Because of various circumstances, we are making a complete transition back to traditional school, much to my regret--but thankfully in schools that meet my ideals halfway. Because both of the schools we've used are Core Knowledge, neo-classical schools, the literature selections are chosen to align with this educational approach. So far, so good. Core Knowledge isn't my ideal curriculum, but it is a pretty safe and solid one. Even so, more than once I have found myself faced with the dilemma of whether to raise a stink about the literature presented to my children or whether to let it go. For example, this year my 5th-grade daughter's class was required to read Little Women, by Louisa May Alcott. If you've read this novel, you know that it is a wonderful, uplifting story that has earned its right as an American classic. But you also know that it is over 400 pages long and that the book leaves the childhood of the March girls behind long before the end. In fact, at least half the novel is fairly adult, chronicling their romances and marriages, childbearing and dream-seeking. It is not a 5th-grade book! Yet, because of the Core Knowledge guidelines, this is what they had to read throughout most of 5th grade. How many other wonderful, classic 5th-grade books did they pass up to read a book that could easily wait until high school? I confess, I don't understand.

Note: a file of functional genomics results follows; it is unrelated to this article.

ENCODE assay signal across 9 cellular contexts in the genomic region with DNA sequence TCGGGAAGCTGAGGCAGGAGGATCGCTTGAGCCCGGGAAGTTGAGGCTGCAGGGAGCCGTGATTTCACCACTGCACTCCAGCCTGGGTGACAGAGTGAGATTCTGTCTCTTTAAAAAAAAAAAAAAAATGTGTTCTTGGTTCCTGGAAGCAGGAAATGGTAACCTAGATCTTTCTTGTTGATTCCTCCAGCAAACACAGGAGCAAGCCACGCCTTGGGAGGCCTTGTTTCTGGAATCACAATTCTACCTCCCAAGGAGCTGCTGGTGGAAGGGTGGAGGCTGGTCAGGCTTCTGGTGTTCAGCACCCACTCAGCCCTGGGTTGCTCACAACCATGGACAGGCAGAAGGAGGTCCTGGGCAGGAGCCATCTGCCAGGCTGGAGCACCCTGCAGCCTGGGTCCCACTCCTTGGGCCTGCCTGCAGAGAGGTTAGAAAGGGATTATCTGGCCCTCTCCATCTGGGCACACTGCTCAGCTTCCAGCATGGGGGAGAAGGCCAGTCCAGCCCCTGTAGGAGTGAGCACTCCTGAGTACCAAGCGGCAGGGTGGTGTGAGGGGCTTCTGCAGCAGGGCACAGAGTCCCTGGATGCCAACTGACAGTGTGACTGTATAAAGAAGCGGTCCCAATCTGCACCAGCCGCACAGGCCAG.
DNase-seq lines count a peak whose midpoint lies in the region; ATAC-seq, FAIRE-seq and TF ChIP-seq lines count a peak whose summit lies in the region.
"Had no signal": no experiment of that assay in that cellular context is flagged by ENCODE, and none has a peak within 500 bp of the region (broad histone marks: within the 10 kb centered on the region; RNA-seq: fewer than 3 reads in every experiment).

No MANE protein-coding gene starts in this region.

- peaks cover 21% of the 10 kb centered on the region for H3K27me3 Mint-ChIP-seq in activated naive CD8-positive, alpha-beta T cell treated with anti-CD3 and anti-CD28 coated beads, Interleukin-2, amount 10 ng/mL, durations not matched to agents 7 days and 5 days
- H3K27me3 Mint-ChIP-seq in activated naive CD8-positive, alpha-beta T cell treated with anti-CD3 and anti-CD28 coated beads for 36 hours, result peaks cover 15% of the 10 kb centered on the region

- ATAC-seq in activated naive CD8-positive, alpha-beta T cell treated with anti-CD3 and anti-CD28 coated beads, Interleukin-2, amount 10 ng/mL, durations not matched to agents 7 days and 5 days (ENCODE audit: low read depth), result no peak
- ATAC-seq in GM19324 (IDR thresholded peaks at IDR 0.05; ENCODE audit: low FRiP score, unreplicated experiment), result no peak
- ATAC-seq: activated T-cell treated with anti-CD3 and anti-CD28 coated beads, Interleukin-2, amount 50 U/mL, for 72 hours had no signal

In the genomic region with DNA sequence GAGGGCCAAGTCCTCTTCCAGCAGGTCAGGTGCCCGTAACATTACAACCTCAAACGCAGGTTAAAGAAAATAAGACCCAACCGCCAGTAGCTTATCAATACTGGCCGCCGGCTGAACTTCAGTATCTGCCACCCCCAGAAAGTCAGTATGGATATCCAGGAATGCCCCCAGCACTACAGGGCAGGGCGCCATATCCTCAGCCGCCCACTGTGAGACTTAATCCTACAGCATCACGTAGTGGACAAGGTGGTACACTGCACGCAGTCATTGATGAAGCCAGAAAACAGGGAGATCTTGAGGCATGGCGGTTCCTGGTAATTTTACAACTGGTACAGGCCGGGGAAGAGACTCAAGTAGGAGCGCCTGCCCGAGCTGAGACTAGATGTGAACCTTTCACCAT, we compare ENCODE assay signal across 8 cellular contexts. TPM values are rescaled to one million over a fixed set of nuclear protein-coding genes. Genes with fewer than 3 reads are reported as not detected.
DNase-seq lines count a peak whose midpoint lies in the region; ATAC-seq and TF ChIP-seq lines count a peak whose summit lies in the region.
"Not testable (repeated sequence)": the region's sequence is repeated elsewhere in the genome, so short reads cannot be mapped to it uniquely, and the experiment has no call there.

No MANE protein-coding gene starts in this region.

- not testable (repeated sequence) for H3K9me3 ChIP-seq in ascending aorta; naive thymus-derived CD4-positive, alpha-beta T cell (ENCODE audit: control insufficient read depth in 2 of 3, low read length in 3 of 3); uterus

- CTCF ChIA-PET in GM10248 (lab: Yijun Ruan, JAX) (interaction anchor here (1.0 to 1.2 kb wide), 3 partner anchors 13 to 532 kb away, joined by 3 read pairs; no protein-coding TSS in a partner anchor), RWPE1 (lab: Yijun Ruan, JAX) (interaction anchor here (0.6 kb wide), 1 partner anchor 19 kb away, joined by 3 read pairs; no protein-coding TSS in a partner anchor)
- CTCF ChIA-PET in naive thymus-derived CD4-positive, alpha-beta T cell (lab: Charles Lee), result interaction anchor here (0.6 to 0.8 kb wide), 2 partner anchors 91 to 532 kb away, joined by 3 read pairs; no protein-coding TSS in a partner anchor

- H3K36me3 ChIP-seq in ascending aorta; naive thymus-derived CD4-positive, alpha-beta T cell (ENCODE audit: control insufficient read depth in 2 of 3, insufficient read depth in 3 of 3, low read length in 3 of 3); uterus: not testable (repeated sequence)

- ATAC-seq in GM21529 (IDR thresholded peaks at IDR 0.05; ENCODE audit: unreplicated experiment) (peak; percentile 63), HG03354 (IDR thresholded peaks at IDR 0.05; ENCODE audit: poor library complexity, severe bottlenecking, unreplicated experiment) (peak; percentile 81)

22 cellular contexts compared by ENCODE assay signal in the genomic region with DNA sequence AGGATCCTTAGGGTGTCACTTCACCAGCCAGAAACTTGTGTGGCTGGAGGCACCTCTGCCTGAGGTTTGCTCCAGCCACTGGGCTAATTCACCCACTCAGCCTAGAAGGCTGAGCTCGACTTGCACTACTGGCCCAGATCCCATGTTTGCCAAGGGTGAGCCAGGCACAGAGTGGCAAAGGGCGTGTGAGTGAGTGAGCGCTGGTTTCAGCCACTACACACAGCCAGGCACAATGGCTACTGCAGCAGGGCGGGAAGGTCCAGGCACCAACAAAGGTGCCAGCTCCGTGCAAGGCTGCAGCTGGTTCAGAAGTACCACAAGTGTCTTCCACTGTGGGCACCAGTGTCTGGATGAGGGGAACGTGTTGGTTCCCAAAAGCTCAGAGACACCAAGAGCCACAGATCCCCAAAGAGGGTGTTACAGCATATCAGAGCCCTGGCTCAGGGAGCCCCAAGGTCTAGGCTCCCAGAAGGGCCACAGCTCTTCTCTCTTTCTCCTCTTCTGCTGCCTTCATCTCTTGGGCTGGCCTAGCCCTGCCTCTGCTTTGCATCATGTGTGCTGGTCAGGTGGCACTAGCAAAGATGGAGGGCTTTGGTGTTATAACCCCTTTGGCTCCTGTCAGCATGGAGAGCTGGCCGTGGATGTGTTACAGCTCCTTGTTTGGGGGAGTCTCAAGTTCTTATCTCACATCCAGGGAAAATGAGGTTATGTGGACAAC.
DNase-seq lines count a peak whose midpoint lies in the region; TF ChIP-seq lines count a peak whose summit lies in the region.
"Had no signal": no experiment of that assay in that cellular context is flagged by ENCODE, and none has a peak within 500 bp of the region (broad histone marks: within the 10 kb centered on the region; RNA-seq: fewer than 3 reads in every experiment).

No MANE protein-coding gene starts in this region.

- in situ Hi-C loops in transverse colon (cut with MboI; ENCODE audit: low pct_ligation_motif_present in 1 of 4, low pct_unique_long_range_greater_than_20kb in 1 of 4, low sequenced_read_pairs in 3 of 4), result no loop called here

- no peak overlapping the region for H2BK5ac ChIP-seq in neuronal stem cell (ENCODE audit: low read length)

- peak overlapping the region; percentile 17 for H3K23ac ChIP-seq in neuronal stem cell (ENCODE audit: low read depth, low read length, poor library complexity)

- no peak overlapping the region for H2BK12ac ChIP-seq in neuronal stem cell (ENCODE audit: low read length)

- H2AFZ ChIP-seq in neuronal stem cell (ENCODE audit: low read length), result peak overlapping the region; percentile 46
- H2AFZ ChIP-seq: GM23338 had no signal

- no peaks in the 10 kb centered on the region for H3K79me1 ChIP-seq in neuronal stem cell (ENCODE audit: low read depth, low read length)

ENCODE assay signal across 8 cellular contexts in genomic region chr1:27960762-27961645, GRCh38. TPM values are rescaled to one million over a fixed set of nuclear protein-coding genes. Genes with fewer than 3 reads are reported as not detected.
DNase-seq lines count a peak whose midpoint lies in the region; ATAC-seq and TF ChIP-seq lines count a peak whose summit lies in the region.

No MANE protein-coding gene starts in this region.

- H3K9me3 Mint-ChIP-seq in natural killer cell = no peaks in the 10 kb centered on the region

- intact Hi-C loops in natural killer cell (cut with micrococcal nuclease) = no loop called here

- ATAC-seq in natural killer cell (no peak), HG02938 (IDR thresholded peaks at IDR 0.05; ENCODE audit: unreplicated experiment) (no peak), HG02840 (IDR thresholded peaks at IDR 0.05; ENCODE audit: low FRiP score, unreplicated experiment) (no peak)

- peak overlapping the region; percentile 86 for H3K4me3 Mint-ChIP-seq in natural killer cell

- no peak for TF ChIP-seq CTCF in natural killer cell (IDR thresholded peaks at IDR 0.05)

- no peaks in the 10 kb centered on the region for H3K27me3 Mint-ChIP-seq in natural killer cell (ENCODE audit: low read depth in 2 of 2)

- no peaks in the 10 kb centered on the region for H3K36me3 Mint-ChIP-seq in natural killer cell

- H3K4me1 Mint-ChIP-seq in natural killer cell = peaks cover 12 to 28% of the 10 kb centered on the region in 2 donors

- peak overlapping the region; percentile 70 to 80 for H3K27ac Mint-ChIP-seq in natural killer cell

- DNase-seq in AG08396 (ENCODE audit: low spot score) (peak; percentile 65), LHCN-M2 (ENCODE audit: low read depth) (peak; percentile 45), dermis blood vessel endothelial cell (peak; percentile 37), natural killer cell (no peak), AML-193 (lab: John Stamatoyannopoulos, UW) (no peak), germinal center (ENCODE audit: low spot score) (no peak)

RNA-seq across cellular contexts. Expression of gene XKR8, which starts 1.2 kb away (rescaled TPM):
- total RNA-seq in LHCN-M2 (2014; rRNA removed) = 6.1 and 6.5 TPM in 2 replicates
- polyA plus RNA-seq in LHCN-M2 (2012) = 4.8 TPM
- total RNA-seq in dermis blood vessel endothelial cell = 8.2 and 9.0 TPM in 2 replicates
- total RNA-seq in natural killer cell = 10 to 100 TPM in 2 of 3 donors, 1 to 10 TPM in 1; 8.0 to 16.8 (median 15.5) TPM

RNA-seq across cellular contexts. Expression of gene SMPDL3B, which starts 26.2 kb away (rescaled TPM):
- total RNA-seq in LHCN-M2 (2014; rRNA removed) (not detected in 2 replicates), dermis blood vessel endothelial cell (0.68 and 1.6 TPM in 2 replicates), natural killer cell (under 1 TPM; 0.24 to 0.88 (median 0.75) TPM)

I am thankful, of course, that at least the novel doesn't conflict with our family's values, but this is only one mild example of a dilemma concerned parents face when they send their children to school. Sometimes I think that the literature students read does not get the attention it deserves from parents. It is powerful stuff, more powerful than math, science, history, or writing. Why? Because in it our children confront life and ideas head-on. Literature transports them to other lives and fills their heads with new insights and perspectives that will remain somewhere deep inside them for the rest of their lives. Like all art, literature reaches down deep inside of us and changes us in ways we may not notice, at least at first.
I would like to talk more about this sobering topic in another blog, but for now I will leave it hanging with a single question for those who, like me, have children in a traditional school: Have you ever looked closely at the literature your child is being asked to read?